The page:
Portsmouth wreath-laying honors veterans


PORTSMOUTH — For 65 years the Portsmouth Garden Club has gotten its hands dirty at the tiny plot of land in front of Town Hall known as Legion Memorial Park.

On Friday the group continued its work honoring veterans there by placing a living wreath next to the World War I memorial.

"Just this year by a grant written by Carolyn Evans-Carbery, the Portsmouth Garden Club used an Aquidneck Land Trust community grant to amend the soil and replant the World War I and flagpole area where we shall place a living wreath today," said Roberta Stevens, the club's immediate past president and the events chairwoman of the 375th Anniversary Steering Committee.

Ms. Stevens gave a brief history lesson of the triangular park, located at the top of Quaker Hill and bisected by Hedly Street. The American Legion originally maintained the area, she said. "During World War II, there was garland and white lights which were required to be blacked out," she said.

After planting three elms and three native cedars and placing a wooden anchor from an old British frigate, Legion's interest waned and the Garden Club took over. "Since our club founding in 1934 our members have been committed to civic beautification and since receiving permission from the then-Town Council in 1948, 65 years ago this month, we have had this as our primary site," said Ms. Stevens. "In the early years bushes were planted by the club on the grounds with plantings following ever since."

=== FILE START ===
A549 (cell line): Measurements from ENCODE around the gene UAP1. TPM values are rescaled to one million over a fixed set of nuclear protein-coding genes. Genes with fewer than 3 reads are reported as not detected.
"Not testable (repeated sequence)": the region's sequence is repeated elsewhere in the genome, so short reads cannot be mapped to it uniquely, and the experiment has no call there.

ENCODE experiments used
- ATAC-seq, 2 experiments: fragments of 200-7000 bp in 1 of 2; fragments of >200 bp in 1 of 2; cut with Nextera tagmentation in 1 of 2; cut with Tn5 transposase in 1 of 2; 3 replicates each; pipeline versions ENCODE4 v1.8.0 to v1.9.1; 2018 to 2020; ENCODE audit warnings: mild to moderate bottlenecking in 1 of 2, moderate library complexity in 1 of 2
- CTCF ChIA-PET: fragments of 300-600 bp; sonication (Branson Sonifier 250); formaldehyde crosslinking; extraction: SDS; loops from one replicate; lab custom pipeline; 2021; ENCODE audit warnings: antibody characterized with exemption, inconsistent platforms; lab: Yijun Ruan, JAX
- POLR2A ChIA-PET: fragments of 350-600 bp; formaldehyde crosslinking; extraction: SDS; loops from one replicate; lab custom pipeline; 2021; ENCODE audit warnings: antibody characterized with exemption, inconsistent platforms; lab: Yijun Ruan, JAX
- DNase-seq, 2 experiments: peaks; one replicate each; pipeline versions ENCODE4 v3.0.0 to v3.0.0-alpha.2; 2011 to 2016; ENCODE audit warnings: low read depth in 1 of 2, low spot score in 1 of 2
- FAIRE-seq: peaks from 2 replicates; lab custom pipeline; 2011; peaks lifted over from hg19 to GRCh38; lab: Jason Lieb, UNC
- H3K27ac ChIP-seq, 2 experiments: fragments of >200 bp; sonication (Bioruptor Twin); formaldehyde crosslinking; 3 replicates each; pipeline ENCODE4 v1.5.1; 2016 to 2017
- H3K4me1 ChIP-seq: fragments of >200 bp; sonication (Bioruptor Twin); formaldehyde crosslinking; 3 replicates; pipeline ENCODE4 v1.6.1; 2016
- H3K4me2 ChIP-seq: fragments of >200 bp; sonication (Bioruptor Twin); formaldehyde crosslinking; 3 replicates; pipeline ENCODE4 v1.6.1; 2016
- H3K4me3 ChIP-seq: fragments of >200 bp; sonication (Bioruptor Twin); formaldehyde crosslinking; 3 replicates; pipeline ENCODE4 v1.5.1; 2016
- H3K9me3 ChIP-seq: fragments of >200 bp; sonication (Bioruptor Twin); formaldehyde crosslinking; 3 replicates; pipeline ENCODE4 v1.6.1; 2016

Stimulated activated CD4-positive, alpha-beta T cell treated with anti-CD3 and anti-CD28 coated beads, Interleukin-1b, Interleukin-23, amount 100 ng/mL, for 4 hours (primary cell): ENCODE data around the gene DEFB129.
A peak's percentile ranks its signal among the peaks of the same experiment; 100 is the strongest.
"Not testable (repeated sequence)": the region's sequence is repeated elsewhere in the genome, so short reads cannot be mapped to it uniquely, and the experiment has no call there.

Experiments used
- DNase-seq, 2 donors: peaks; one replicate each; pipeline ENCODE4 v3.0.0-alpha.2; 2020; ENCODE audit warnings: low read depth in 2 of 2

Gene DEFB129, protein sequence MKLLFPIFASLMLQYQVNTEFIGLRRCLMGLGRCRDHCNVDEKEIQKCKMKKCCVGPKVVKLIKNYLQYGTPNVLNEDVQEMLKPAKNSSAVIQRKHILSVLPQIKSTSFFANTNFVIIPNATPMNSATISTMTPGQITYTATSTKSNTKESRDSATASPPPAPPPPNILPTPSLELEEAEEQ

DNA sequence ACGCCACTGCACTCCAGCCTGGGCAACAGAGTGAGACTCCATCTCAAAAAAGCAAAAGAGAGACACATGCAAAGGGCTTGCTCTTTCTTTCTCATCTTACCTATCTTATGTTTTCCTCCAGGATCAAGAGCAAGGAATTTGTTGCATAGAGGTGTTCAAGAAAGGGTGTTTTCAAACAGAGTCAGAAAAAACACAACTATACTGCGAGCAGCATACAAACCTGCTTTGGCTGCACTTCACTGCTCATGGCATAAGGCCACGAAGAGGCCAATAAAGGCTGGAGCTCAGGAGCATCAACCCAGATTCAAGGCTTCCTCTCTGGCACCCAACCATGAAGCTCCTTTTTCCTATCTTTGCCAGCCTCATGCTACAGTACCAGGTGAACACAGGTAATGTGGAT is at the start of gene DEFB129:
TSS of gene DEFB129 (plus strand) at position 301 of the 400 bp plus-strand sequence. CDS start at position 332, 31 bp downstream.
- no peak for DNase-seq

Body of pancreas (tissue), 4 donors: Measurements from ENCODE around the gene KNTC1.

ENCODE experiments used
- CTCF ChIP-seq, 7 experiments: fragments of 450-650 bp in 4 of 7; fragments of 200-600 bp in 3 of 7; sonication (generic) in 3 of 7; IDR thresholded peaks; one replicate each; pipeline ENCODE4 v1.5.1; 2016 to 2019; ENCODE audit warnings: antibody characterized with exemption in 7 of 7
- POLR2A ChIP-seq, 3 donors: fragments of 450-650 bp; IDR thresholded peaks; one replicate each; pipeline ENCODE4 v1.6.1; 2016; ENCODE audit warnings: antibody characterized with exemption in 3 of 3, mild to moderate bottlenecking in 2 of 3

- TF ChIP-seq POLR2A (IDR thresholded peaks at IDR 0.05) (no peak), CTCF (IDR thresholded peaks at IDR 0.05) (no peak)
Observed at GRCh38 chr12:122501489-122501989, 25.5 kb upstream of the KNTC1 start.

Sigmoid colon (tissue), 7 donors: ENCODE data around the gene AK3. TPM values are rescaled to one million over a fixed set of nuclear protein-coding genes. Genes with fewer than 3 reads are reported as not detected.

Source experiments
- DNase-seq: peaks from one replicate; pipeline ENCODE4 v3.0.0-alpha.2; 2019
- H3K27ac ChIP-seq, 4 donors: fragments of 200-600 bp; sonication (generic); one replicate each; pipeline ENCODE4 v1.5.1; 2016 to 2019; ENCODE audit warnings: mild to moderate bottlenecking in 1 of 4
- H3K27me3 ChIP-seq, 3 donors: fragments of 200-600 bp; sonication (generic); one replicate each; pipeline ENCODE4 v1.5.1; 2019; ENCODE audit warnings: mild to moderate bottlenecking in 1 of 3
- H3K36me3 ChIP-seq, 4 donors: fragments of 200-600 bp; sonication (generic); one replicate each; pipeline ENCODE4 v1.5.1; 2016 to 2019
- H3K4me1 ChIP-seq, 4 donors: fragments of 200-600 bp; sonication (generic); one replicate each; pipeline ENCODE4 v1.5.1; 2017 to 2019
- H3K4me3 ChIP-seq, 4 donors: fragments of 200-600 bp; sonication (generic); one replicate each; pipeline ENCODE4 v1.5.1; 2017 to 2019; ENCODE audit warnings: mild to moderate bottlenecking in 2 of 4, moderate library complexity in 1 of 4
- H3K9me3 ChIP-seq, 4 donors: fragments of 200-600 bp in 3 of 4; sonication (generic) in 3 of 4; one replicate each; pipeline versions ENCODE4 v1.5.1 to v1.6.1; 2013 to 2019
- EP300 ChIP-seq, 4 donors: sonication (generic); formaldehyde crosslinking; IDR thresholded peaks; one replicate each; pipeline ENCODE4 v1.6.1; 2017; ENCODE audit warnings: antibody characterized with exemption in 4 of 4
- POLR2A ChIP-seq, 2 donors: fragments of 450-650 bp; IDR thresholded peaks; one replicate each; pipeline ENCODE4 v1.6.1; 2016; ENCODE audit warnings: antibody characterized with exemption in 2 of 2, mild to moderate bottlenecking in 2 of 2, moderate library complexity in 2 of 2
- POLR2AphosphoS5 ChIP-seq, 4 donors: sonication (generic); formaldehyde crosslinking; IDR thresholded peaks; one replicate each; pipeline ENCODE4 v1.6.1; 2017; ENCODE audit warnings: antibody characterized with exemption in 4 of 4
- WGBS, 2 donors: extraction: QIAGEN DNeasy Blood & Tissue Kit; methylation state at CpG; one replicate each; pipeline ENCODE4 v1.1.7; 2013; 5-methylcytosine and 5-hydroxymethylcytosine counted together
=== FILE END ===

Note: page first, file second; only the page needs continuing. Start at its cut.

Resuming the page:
The club has also added a cement pad, urns and various veteran’s stones and rolls. A liberty tree was planted early on to commemorate the Battle of Rhode Island, and in 1983 the Portsmouth Historical Society and Steve Boscarino built a bulkhead to house the cannon.

Also speaking at the wreath-laying Friday was The Rev. Michael Pike of Portsmouth United Methodist Church, who said that veterans and the people who maintain the park share a common link.

"You didn't see all the hands that made this park so beautiful," he said. "We see the freedom, but we don't always recognize the work of the people who won our freedom. There's a parallel there."

Father Pike added that he felt "blessed and enlightened" to read the Portsmouth Compact, which established the town in 1638. He said the Compact's phrase, "Lord Jesus Christ, the King of Kings, and Lord of Lords," demonstrated the faith of the town's founding fathers.

"We should never waver from the pathway of freedom and democracy," he said. "No we must walk forward ... for our children."


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